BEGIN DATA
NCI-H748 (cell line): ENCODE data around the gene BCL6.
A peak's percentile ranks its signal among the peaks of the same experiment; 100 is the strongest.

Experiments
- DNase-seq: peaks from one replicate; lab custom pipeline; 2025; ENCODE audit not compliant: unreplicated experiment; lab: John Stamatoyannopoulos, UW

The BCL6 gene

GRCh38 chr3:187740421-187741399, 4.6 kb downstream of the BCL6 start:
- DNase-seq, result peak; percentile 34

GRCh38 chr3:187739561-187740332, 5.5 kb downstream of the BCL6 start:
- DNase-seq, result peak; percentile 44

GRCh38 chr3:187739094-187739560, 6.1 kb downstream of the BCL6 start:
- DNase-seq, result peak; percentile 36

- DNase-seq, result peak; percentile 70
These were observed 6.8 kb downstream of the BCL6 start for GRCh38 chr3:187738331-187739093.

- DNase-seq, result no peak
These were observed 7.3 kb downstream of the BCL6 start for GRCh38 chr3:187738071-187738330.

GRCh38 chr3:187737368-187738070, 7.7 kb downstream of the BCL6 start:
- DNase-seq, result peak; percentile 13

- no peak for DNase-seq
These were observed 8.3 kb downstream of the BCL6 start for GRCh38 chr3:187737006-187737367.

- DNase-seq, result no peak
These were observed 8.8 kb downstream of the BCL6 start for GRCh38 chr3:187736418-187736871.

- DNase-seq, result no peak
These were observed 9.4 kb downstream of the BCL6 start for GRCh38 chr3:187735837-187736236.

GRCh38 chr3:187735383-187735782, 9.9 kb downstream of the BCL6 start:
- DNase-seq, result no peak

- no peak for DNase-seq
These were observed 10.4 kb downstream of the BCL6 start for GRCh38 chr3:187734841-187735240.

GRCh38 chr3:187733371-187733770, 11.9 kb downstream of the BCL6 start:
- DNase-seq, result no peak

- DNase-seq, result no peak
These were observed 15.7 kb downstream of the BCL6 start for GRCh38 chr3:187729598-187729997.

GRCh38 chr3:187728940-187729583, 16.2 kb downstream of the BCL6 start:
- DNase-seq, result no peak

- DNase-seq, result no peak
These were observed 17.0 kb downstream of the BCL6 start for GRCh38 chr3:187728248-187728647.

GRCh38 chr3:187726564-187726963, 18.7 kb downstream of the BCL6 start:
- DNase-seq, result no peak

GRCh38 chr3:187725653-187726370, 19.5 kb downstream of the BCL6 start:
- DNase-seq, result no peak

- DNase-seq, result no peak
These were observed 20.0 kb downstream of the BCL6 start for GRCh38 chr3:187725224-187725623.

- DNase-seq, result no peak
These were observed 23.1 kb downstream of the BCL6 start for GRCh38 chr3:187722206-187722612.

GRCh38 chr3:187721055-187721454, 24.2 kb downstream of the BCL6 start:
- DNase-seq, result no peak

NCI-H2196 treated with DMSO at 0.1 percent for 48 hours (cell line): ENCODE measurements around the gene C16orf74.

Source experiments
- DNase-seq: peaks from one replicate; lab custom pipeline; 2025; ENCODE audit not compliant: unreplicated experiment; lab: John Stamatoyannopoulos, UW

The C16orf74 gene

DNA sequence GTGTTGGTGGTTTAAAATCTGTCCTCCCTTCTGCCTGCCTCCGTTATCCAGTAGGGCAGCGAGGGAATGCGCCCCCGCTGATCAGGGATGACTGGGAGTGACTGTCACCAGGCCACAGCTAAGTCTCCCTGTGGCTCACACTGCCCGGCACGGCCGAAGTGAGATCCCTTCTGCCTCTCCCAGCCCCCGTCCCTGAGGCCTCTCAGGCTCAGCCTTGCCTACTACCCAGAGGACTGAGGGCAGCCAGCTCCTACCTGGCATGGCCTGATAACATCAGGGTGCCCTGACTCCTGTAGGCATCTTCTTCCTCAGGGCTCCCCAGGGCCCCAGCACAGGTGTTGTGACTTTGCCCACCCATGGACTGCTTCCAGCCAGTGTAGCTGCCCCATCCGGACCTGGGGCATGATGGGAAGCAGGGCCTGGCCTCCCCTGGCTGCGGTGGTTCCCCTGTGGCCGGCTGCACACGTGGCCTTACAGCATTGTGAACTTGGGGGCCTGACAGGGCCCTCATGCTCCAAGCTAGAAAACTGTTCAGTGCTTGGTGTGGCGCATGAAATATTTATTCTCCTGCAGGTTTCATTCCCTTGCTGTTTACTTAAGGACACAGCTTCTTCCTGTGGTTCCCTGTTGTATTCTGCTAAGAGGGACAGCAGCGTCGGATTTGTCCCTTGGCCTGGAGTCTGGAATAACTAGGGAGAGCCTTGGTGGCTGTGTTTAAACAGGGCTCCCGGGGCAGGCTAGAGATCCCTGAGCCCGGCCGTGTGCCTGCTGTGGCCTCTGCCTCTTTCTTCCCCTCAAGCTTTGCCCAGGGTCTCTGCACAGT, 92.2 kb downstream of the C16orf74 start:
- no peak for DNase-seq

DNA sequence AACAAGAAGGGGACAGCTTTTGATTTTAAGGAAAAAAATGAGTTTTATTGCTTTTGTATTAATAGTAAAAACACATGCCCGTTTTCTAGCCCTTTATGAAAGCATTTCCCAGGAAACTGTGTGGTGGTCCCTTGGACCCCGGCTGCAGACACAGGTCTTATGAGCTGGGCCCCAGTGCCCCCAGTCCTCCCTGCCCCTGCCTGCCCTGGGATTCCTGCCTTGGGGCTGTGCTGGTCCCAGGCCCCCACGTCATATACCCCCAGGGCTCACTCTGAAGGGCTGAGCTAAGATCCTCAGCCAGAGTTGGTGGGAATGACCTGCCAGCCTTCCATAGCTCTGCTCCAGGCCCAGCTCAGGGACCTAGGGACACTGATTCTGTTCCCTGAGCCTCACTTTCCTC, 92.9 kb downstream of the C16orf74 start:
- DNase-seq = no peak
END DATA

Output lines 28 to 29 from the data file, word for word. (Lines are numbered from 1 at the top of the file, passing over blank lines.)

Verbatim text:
GRCh38 chr3:187733371-187733770, 11.9 kb downstream of the BCL6 start:
- DNase-seq, result no peak